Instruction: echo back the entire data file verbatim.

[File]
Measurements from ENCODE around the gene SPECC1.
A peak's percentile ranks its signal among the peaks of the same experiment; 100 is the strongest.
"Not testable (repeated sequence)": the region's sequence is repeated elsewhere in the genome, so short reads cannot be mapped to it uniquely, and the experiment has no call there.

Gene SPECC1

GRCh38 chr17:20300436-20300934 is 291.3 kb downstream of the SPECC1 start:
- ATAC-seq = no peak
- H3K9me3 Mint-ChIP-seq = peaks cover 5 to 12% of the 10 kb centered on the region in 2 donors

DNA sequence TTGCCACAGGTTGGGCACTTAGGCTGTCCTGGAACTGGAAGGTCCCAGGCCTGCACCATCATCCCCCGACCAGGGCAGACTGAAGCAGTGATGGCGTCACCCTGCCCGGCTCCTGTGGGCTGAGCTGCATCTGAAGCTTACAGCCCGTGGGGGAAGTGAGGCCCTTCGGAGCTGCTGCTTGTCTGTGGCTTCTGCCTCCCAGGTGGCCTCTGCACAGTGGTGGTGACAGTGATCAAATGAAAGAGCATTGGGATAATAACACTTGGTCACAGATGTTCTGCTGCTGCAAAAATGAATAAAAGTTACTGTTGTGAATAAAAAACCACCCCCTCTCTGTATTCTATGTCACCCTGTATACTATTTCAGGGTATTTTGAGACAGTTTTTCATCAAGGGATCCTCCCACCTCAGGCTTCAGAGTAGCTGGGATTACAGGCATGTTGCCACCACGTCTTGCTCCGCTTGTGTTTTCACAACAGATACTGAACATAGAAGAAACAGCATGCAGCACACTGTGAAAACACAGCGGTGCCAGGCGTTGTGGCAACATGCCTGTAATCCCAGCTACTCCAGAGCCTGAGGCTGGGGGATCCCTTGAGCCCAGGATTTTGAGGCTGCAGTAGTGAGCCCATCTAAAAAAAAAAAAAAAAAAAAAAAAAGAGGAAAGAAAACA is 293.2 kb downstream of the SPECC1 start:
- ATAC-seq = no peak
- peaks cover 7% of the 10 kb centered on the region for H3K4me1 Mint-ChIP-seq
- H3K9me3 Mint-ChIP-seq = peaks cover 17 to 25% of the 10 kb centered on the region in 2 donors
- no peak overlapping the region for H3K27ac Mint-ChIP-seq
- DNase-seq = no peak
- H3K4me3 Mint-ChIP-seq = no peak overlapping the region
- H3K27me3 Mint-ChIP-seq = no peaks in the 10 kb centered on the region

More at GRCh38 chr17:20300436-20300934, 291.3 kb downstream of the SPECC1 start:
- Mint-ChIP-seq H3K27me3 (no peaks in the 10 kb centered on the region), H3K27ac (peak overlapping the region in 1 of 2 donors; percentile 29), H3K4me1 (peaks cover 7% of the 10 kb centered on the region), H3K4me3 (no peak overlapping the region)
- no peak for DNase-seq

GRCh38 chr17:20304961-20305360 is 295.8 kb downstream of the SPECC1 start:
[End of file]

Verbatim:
Measurements from ENCODE around the gene SPECC1.
A peak's percentile ranks its signal among the peaks of the same experiment; 100 is the strongest.
"Not testable (repeated sequence)": the region's sequence is repeated elsewhere in the genome, so short reads cannot be mapped to it uniquely, and the experiment has no call there.

Gene SPECC1

GRCh38 chr17:20300436-20300934 is 291.3 kb downstream of the SPECC1 start:
- ATAC-seq = no peak
- H3K9me3 Mint-ChIP-seq = peaks cover 5 to 12% of the 10 kb centered on the region in 2 donors

DNA sequence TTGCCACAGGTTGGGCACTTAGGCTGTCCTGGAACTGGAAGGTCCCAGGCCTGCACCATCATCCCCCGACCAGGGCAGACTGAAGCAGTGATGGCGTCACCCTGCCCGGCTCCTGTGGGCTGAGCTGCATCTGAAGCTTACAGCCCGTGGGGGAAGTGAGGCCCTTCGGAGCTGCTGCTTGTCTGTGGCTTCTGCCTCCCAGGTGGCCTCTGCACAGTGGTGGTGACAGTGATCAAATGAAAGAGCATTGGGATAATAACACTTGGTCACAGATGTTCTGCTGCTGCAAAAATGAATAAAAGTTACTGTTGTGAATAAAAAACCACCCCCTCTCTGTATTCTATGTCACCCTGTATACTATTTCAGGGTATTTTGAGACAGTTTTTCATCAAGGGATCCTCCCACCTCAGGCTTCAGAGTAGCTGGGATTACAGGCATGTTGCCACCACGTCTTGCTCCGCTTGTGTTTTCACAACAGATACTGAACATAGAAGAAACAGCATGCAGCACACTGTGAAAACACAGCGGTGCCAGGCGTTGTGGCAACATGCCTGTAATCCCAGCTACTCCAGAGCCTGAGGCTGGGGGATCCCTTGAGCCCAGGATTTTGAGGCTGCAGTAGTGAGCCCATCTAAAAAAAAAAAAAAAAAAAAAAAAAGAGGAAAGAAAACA is 293.2 kb downstream of the SPECC1 start:
- ATAC-seq = no peak
- peaks cover 7% of the 10 kb centered on the region for H3K4me1 Mint-ChIP-seq
- H3K9me3 Mint-ChIP-seq = peaks cover 17 to 25% of the 10 kb centered on the region in 2 donors
- no peak overlapping the region for H3K27ac Mint-ChIP-seq
- DNase-seq = no peak
- H3K4me3 Mint-ChIP-seq = no peak overlapping the region
- H3K27me3 Mint-ChIP-seq = no peaks in the 10 kb centered on the region

More at GRCh38 chr17:20300436-20300934, 291.3 kb downstream of the SPECC1 start:
- Mint-ChIP-seq H3K27me3 (no peaks in the 10 kb centered on the region), H3K27ac (peak overlapping the region in 1 of 2 donors; percentile 29), H3K4me1 (peaks cover 7% of the 10 kb centered on the region), H3K4me3 (no peak overlapping the region)
- no peak for DNase-seq

GRCh38 chr17:20304961-20305360 is 295.8 kb downstream of the SPECC1 start: